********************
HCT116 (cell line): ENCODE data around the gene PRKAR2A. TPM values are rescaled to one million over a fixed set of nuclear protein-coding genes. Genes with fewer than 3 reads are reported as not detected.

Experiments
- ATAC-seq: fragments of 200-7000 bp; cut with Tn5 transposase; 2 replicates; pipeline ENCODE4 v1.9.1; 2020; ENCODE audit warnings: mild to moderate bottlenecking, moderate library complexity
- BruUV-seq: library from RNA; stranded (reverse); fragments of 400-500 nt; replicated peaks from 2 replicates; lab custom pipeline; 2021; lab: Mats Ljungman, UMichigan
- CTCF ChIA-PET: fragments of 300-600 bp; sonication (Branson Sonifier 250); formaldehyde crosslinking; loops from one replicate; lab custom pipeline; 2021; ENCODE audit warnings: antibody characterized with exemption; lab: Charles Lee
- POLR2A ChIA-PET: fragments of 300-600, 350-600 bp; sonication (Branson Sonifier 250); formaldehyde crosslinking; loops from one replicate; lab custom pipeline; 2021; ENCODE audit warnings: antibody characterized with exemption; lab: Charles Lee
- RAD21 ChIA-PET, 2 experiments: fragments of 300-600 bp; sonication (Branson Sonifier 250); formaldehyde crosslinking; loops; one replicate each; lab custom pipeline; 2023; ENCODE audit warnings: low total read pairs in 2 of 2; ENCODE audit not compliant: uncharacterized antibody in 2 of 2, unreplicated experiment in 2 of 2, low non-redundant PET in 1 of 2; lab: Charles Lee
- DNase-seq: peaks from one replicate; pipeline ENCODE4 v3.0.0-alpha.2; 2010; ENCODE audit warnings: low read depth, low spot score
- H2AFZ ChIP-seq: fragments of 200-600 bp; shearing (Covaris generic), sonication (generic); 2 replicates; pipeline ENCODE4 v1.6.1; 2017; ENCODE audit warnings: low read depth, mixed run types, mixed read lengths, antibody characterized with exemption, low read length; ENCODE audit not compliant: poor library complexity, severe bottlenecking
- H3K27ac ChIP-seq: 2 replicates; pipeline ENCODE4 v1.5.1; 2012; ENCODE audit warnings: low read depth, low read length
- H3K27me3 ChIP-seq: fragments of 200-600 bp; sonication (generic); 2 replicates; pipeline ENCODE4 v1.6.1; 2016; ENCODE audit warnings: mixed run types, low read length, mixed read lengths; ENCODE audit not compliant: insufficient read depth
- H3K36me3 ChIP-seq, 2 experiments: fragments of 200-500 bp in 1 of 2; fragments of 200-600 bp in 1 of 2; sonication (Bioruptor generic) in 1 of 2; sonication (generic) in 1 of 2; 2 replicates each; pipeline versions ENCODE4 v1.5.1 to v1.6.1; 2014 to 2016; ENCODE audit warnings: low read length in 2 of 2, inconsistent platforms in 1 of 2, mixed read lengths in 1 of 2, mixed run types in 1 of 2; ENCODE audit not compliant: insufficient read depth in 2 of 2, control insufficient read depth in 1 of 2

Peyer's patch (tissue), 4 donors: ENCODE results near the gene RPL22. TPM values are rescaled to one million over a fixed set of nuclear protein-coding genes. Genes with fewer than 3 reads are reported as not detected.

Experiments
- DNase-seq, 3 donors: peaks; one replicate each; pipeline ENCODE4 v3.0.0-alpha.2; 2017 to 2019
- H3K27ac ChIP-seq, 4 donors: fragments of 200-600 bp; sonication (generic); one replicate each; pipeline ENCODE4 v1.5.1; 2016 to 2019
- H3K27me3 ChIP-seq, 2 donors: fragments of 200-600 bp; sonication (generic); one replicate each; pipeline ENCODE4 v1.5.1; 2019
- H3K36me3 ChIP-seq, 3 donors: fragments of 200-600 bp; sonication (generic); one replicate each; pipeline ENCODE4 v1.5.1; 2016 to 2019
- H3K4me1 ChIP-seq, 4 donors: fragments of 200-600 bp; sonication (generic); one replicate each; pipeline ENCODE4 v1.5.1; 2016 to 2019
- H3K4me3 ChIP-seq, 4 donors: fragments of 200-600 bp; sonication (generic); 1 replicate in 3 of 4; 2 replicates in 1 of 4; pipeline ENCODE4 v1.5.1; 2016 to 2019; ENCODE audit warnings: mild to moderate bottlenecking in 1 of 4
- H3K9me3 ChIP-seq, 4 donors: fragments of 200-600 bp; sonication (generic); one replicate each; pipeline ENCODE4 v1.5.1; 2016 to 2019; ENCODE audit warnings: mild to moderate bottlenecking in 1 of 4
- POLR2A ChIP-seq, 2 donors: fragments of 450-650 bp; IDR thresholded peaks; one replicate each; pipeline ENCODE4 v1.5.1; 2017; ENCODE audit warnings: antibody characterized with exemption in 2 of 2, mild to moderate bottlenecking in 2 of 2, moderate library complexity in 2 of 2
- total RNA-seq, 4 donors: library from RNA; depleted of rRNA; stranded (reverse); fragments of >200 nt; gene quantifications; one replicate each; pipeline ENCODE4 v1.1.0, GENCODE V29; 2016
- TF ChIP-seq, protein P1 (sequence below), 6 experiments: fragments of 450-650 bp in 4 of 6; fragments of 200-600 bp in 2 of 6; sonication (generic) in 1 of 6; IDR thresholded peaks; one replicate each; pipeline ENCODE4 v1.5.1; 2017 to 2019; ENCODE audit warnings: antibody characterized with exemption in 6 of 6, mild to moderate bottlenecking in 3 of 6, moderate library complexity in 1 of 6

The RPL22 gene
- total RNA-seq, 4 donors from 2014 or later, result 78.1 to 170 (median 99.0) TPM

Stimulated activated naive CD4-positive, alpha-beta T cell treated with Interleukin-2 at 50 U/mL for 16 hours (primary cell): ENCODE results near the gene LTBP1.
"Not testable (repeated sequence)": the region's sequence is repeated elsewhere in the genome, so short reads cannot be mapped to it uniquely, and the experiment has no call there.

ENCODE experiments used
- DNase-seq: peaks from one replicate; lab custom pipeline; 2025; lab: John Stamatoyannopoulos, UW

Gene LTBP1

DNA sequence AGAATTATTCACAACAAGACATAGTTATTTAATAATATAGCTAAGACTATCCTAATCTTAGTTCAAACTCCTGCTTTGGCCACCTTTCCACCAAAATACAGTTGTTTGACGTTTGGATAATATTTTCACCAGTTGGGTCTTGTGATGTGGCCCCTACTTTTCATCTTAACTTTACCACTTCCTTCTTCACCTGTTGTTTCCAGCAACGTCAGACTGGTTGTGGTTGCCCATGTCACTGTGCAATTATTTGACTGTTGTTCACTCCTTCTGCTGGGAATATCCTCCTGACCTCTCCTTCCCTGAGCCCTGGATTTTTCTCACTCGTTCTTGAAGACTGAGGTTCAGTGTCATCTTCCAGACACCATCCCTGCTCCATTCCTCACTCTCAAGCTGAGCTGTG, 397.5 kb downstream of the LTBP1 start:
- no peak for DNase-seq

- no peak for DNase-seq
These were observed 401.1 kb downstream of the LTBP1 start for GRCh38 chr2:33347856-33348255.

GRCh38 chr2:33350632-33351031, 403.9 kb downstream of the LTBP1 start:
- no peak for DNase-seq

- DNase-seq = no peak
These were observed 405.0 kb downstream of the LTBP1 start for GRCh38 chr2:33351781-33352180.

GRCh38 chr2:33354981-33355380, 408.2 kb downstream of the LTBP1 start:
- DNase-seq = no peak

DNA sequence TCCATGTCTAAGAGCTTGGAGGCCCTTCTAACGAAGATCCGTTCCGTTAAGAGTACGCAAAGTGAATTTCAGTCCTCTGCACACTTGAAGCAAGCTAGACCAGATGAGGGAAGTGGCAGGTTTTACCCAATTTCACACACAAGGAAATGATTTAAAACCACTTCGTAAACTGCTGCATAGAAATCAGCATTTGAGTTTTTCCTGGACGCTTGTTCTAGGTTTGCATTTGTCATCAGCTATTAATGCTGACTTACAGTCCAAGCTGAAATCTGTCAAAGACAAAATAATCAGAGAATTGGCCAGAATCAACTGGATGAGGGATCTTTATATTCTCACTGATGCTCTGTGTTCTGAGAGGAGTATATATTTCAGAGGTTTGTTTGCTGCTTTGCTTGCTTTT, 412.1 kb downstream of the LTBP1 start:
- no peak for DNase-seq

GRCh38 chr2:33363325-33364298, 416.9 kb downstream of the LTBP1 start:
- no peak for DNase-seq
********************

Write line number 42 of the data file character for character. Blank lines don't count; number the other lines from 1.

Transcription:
DNA sequence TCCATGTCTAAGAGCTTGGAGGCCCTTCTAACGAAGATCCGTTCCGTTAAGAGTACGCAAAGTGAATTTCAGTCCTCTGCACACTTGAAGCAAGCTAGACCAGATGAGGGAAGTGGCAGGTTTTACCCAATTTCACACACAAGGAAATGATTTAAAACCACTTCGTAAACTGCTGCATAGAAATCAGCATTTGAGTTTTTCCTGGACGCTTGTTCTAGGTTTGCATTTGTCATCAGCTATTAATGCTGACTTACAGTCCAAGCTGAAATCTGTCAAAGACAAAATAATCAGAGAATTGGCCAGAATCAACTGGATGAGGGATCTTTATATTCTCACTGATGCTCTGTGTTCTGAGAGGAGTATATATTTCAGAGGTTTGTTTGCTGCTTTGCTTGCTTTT, 412.1 kb downstream of the LTBP1 start: